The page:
Is it just something that you like to do or is it a burning passion from within you to communicate your thoughts, knowledge or view of your chosen subject or subjects? Could it be that you do what you do to accommodate people that can’t read your written words because they are visually impaired? Perhaps it is because you know they want, or need, to hear what you have to say? Maybe you just like to talk and think you have something to say that others want to hear? These are all good reasons for spending the time that takes to make a podcast, but, what is YOUR ultimate purpose? What is it that will make yours ultimately unique and will set you apart from the rest?

Think about it for a moment. What is your purpose for making a podcast or being a podcaster? It is important that you answer that question before you get too far into your podcasting experience. I can tell you that without a clear direction and a love for what you are doing, you won’t last long.

Because of personal reasons, I haven’t been blogging or podcasting for a while and, honestly, I hope I was missed but I don’t think anyone much noticed. The only fortunate thing I have going in my favor when I took the extended leave is that I have almost two years of content out there. Some of it is pretty good (even if I do say so myself) and some of it … well … it’s even better. That’s because, though I do get sidetracked at times, I have a lot of interest in this thing called podcasting and the recording and editing of audio and video. You do know that this thing most often called podcasting has really only been going on in its present form for a little over four years.

Just in case you haven’t had time to notice, a lot is going on in this communication field and it is becoming more and more popular all the time. More people than ever before are finding audio and video podcasting as a means of getting their message across to the masses.

I am not so sure that every podcast that’s popular sounds like just another radio program though. It seems more and more are discovering that the message is more important than the fancy “radio-type” production. In fact, it seems that the ones that provide the most pertinent information to their audience are the ones that are growing in popularity.

That’s why I think it is important for you, the beginner podcaster, to think about what drives you to be a podcaster. Just what is it that you desire to accomplish with it? What is so important or interesting about it that makes you and your audience keep coming back for more?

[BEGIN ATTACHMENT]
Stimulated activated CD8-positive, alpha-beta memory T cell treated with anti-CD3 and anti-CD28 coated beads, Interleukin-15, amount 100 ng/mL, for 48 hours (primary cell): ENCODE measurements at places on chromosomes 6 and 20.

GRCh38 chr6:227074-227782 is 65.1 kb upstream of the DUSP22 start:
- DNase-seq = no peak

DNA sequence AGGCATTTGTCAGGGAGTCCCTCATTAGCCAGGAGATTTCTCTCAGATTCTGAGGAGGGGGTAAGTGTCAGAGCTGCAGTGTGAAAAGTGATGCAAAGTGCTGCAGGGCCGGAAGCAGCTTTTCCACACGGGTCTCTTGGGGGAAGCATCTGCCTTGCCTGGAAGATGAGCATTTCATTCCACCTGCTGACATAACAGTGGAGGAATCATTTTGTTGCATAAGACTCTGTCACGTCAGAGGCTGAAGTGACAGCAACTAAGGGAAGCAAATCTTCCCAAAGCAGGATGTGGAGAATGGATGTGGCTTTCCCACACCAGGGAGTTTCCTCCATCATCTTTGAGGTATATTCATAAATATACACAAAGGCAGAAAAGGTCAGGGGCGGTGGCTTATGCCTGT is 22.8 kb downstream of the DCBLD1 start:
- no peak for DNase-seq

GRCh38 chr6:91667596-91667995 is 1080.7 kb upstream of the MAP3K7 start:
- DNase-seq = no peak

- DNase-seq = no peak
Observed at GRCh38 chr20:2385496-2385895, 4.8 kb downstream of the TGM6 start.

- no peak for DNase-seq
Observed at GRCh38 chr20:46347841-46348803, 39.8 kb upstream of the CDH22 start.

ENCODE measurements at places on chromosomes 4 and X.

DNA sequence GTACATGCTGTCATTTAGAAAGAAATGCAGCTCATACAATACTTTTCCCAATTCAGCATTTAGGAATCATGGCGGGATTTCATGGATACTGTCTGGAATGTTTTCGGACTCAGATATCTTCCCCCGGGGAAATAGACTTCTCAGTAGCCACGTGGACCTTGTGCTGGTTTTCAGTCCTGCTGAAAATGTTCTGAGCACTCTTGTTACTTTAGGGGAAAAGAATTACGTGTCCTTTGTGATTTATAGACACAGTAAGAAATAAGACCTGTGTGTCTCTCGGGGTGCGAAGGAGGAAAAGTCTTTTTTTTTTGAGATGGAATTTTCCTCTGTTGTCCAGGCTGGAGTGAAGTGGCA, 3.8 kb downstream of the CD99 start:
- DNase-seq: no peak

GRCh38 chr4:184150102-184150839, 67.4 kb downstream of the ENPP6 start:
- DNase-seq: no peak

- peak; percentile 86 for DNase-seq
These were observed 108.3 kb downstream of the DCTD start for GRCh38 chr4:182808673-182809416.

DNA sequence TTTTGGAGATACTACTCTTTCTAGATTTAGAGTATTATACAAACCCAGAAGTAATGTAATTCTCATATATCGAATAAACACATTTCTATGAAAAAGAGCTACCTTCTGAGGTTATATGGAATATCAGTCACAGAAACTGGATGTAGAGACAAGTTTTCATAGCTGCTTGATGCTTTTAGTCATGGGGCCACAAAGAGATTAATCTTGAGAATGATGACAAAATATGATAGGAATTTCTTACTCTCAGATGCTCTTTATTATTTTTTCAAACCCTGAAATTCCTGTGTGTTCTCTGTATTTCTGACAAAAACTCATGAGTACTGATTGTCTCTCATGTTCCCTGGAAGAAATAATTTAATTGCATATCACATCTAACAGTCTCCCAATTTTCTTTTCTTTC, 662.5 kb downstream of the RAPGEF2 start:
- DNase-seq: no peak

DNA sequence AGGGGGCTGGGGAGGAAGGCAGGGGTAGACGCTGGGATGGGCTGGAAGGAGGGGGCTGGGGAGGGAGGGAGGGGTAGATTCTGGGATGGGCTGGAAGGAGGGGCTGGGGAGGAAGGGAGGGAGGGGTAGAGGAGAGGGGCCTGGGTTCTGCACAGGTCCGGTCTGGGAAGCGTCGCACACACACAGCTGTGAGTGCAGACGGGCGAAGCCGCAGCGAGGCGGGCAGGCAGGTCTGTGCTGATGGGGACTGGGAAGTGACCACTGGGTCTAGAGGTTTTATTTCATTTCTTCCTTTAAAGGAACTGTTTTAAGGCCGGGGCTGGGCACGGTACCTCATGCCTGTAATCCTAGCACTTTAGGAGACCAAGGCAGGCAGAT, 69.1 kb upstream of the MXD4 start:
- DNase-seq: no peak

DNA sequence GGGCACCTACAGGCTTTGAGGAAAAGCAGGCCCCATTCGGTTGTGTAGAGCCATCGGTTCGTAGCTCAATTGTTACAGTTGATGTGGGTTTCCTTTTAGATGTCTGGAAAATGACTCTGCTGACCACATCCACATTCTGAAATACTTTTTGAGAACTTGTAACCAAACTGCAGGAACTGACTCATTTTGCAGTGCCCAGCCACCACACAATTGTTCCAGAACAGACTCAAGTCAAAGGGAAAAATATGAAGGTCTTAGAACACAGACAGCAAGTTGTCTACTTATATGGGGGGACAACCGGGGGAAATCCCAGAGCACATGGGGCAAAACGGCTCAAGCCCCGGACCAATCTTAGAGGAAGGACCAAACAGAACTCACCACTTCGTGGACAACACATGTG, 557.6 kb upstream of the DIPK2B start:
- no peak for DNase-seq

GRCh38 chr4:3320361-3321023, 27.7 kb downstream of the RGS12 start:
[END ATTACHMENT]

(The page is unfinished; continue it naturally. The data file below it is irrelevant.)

I would like to be really transparent and tell you that my biggest problem more often than not is deciding what to focus on. Some people ask me what equipment to use and others ask me to try out different and diverse software. Some, by their questions, have even forced me to become more familiar with some of the technical aspects of podcasting software and equipment that I used to just take for granted or think that most people somehow just understood. Now I admit, I do have an interesting time with some of the equipment and software but honestly, I’ve discovered that some of it is just a total waste of time and energy. More often than not, whatever you choose, simple is better.

The redeeming value to all of it is that I have the opportunity to learn something new all the time. When I learn something of particular interest, (or something that really surprises me with how well it works or how easy it makes a task) I share it with you as quickly as I can. In future articles, I have some interesting things to share with you. In fact, I have a bunch of ideas in my “article oven” right now. Soon you will able to tap into what I think is some really interesting stuff right here on “Podcasting Resources” at podcastnorm.com.

For right now though, I just want to talk to you beginners about what you want to accomplish with this form of communication called podcasting. If you haven’t started yet, now is a good time to take some time and think through your plans for the future. Try to visualize yourself a year from now. Does your chosen direction still look appealing? Do you look forward to each new podcast with the same excitement you used to.

If you’ve already started with your podcasting adventure, take a little time to evaluate where you are and how far you’ve come. Does this “podcast thing” still hold you in its grip with anticipation for every new show or do you dread even the thought of having to turn your next one out?

In the mean time, take a look at why you want to be a podcaster and what you want to accomplish with your podcast and be on the lookout for the next article, “Three Questions You Need To Ask Yourself Before Making The Committment To Be A Podcaster.”

See you next time …

Russ